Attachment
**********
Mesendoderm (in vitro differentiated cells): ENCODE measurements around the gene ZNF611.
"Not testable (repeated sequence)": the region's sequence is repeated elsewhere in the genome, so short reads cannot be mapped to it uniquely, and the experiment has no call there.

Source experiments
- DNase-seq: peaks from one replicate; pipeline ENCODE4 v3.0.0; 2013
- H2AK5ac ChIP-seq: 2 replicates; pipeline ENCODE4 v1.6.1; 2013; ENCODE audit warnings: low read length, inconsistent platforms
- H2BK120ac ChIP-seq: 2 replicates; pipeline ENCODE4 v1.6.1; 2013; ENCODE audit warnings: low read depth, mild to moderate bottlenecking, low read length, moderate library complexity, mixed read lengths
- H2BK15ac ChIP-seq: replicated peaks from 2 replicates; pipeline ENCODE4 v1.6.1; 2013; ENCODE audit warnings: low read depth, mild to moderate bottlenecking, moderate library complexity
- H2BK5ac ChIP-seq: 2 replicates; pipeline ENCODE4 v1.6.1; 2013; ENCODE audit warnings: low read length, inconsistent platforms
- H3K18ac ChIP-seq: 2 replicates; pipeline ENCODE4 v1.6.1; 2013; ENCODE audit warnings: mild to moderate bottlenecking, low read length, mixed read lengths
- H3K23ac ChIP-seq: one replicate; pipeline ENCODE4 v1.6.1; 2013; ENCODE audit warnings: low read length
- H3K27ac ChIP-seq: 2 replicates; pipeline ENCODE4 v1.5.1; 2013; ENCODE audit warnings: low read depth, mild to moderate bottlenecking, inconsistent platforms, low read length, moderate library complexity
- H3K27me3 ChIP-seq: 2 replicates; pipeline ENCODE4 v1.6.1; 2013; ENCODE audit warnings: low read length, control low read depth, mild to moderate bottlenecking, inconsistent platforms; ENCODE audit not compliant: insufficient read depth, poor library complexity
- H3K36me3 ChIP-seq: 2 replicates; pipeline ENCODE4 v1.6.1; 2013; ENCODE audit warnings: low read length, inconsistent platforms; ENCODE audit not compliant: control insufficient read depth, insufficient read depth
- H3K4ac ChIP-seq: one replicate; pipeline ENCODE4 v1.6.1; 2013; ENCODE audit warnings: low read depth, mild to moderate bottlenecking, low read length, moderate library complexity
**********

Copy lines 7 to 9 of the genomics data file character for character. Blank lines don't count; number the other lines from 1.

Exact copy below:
- H2BK15ac ChIP-seq: replicated peaks from 2 replicates; pipeline ENCODE4 v1.6.1; 2013; ENCODE audit warnings: low read depth, mild to moderate bottlenecking, moderate library complexity
- H2BK5ac ChIP-seq: 2 replicates; pipeline ENCODE4 v1.6.1; 2013; ENCODE audit warnings: low read length, inconsistent platforms
- H3K18ac ChIP-seq: 2 replicates; pipeline ENCODE4 v1.6.1; 2013; ENCODE audit warnings: mild to moderate bottlenecking, low read length, mixed read lengths